June 25, 2011

JUNE-EVALUATION: Technical Aids in football ?

Who does not remember the curious incident in the 1966 World Cup’ final between Germany and England? As German, I am still angry about the man from Uzbekistan…
Who does not remember the curious incident in last year’s World Cup last 16 encounter between Germany and England which occurred in the 38th minute? One thing is sure, the assistant referee Mauricio Espinoza from Uruguay will never forget it.

And just for remembering the situation can be seen in the picture on the right hand-side, made by some talented guys who had seen the situation a bit differently..
What happened? In both situations, the ball crossed obviously the line, respectively the ball crossed probably not the line. The assistant referees both made the wrong decision, England became world champion in 1966, Germany ensured 2010 a debacle for England. However, everyone knows this (hi)story, so what’s the difference? 

There is one big difference indeed, last summer, this incident could have been avoided. Whereby? 
By modern technique which was not available for the linesman from the then Soviet Union in 1966.
We have the technique, therefore: why do not we (better: the decision makers) use it? There might be a lot of opportunities that even prestigious referees like Markus Merk demand and there are certainly a couple of good reasons for and against the use of technical aids in football which should be evaluated in the following.

An example of technical aids in another kind of sport - Tennis

At the moment, the tennis world looks at Wimbelon’s Grand Slam tournament. After a few years, one thing may not be missing: the “Hawk-Eye”. How does it function? Well, at first this computer system is supposed to show exactly whether a played ball was good (= touched the line) or out. It is based on at least four high-speed-video-processors whose information is transformed into data which exactly defines e.g. the angle of a ball. Therefore, the computer system is allowed to collect this data and transmit it into an official review. Each player has got an amount of three “challenges” per set, if the player is successful with his challenge, he still has the same number as before. If the challenge shows that the chair umpire was correct, the player looses one challenge. If a match goes into Tie Break, each player gets one additional challenge.
Watch this video to get an impression of how it operates during a match. Of course, the influenced players’ and umpire’ names may not miss: Safin vs. Federer, Chair Umpire Pascal Maria (FRA).

Finally, it has to be mentioned that these decisions are not 100 % safe. There may be a discrepancy of maximal 4 mm. For this reason, this technique is very controversial..

But let us return to “our” kind of sports, i.e. football. Naturally, the question of whether one may implement technical aids in a football match only concerns goal decisions (whether the ball crossed the line). If other decisions – like offside – would be challenged by the teams, this would definetely destroy the match. So which opportunities are available?
A large number: video cameras who observe the goal line. Perhaps each team could use this a specific number of times, however, how should it be in praxis? Interrupting the match etc., this technique is too elaborate. Therefore, we can leave the video device out of consideration.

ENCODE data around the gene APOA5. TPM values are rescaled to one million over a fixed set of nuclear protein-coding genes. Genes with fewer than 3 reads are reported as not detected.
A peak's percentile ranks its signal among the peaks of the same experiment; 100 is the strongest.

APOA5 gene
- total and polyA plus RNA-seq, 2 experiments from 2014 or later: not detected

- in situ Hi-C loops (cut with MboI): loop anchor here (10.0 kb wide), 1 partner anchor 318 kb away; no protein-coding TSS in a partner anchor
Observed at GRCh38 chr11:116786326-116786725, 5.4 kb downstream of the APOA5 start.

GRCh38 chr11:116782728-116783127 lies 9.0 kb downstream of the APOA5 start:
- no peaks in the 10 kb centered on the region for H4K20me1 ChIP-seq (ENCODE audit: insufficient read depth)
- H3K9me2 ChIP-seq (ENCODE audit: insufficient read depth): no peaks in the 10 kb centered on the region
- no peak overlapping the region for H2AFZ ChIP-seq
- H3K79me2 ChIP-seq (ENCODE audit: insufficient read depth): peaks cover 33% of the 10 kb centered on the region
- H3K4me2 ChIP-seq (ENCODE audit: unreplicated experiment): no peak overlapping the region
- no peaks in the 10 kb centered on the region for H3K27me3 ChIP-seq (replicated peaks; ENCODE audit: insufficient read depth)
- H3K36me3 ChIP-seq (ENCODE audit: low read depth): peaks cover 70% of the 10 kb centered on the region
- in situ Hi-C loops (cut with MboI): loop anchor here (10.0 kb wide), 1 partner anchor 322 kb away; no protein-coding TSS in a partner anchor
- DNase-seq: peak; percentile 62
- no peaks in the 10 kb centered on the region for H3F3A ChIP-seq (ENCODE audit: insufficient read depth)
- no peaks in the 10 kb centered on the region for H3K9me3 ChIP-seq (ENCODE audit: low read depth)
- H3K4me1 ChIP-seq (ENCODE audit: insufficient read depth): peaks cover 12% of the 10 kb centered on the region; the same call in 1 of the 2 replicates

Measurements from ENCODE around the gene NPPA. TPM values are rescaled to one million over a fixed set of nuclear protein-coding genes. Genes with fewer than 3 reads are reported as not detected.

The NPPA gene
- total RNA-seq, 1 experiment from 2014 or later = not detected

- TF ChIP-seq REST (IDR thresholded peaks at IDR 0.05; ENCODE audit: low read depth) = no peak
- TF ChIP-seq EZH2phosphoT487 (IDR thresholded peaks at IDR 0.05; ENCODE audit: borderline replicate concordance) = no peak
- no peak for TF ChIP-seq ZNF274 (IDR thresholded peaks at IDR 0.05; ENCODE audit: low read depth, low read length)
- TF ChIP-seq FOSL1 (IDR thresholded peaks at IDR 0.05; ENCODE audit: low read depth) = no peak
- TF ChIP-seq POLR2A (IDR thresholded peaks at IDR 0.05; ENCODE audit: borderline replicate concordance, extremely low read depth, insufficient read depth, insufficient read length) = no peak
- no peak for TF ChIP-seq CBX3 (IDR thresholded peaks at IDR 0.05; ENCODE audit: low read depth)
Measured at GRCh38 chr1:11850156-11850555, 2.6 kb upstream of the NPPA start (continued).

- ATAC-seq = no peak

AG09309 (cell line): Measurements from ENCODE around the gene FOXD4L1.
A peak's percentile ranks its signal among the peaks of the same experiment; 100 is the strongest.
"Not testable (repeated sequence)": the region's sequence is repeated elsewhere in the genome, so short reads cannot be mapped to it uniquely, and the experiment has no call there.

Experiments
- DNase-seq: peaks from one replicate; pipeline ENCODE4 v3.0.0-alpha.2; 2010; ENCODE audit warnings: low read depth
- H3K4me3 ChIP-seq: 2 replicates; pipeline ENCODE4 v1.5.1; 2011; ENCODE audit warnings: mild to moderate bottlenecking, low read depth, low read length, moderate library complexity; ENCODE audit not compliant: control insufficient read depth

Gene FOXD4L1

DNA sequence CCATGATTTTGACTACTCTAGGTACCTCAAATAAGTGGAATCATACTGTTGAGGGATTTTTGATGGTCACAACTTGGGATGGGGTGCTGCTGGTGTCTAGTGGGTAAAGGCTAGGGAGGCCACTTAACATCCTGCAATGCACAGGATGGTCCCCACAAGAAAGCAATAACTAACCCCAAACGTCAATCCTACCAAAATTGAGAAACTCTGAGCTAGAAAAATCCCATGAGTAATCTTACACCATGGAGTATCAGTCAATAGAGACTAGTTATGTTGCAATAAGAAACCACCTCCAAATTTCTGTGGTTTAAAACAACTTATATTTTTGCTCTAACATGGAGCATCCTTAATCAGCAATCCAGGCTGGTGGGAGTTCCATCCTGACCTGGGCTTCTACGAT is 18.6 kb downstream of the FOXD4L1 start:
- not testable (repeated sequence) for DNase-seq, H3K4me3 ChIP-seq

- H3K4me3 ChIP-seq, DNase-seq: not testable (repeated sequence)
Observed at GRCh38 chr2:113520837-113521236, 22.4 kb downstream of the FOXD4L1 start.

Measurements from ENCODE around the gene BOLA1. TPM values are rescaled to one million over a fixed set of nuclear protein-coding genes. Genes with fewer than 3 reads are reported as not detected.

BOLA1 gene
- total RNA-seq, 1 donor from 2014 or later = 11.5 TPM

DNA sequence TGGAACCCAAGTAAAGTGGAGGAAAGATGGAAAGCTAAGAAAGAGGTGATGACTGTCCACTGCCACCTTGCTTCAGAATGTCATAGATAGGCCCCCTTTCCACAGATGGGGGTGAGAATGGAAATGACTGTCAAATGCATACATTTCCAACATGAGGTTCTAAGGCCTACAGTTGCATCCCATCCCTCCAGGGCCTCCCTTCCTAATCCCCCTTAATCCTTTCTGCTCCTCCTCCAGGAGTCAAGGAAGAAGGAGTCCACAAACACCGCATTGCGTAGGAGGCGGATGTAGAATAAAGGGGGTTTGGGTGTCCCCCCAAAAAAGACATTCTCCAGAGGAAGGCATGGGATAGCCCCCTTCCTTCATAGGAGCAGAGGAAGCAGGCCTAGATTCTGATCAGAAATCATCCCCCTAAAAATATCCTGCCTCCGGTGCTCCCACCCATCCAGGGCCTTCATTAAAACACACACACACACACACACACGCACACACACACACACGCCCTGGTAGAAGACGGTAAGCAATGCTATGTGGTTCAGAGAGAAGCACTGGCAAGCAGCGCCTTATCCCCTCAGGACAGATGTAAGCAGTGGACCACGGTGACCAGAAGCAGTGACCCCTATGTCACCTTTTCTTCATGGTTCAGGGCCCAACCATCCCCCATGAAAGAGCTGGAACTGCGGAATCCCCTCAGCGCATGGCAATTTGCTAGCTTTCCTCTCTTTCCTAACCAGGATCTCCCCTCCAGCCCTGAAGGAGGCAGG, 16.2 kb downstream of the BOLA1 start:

As I mentioned Markus Merk above, I naturally have totake up UEFA’s efforts in this field: AARs = Additional Assistant Referees. This “system” exists for two seasons in Europe League and one season in Champions League. Pierluigi Collina, member of UEFA’s referee comitee, hails this system with the words “Now, we see more”. No Pierluigi, that is absolutely wrong. I had the chance to visit Champions-League matches of my favourite club Schalke 04 last year and I naturally paid a lot of attention to the behaviour of those additional assistant referees. I often asked myself: Why are they there? What is the reason? They saw nothing, had no spunk to influence the match and in addition to this, many decisions which were made in the last season by these AARs were terribly wrong (e.g. Tottenham-Twente, Terje Hauge). Of course, there are cases as well when they saw a ball crossing the line and that is of course a good aspect.
What about a chip or sensor in the ball? Why not..this little thing would be at least exactly and could be connected with the referee’s headset-system. The question is whether 100 % safety could be ensured, but without any doubt, the percentage would be much higher then humane eyes.
Nevertheless, this system would be only for those “goal-or-not-decisions”, but ok, that is our problem here.
And finally, there is one big argument against any technical aid and I often thought about it and came to the result, that the following thought is not that wrong:
22 players on the pitch make mistakes, their decisions and mistakes lead to goals or other things which characterizes a match. Why should not be the other members of a match – the referees – be allowed to make mistakes? It is a kind of sports that depends on humans and humane decisions.
By the way, if the Wembley Goal had not appeared, something would have been missing over the years in German football history.

Taking everything into consideration, only one technical aid is possible to my mind: a chip in the ball. The main question is whether this technique influences the humanity of football or not. In my opinion, ensuring correct goal decisions is absolutely necessary, even since money plays such a big role in football.


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